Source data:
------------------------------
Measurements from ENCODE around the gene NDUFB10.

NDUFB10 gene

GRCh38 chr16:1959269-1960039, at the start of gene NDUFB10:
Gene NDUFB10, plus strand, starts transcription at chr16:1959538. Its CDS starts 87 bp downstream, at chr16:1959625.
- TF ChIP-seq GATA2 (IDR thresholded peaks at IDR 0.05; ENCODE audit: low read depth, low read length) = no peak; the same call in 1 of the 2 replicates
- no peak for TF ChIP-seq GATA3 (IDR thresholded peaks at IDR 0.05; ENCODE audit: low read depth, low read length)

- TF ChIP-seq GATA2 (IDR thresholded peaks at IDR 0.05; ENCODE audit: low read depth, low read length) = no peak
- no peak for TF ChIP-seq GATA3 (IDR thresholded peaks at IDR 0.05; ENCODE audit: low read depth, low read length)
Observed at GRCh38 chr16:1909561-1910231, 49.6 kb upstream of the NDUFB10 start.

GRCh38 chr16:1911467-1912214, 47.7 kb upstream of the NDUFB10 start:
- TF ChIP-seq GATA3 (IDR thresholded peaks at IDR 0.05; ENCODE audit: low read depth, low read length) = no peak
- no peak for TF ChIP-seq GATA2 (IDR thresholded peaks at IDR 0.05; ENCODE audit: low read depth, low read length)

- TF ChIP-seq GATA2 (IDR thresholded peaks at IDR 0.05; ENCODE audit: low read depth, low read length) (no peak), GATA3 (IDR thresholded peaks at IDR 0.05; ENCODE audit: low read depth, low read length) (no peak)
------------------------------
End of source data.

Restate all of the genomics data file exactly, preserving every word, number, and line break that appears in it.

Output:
Measurements from ENCODE around the gene NDUFB10.

NDUFB10 gene

GRCh38 chr16:1959269-1960039, at the start of gene NDUFB10:
Gene NDUFB10, plus strand, starts transcription at chr16:1959538. Its CDS starts 87 bp downstream, at chr16:1959625.
- TF ChIP-seq GATA2 (IDR thresholded peaks at IDR 0.05; ENCODE audit: low read depth, low read length) = no peak; the same call in 1 of the 2 replicates
- no peak for TF ChIP-seq GATA3 (IDR thresholded peaks at IDR 0.05; ENCODE audit: low read depth, low read length)

- TF ChIP-seq GATA2 (IDR thresholded peaks at IDR 0.05; ENCODE audit: low read depth, low read length) = no peak
- no peak for TF ChIP-seq GATA3 (IDR thresholded peaks at IDR 0.05; ENCODE audit: low read depth, low read length)
Observed at GRCh38 chr16:1909561-1910231, 49.6 kb upstream of the NDUFB10 start.

GRCh38 chr16:1911467-1912214, 47.7 kb upstream of the NDUFB10 start:
- TF ChIP-seq GATA3 (IDR thresholded peaks at IDR 0.05; ENCODE audit: low read depth, low read length) = no peak
- no peak for TF ChIP-seq GATA2 (IDR thresholded peaks at IDR 0.05; ENCODE audit: low read depth, low read length)

- TF ChIP-seq GATA2 (IDR thresholded peaks at IDR 0.05; ENCODE audit: low read depth, low read length) (no peak), GATA3 (IDR thresholded peaks at IDR 0.05; ENCODE audit: low read depth, low read length) (no peak)